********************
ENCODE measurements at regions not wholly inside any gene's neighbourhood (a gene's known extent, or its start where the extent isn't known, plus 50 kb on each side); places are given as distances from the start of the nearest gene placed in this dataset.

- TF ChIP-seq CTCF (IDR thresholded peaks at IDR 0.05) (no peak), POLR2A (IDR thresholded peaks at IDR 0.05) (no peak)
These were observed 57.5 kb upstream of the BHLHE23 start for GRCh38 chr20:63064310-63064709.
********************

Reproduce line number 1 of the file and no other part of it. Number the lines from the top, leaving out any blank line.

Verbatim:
ENCODE measurements at regions not wholly inside any gene's neighbourhood (a gene's known extent, or its start where the extent isn't known, plus 50 kb on each side); places are given as distances from the start of the nearest gene placed in this dataset.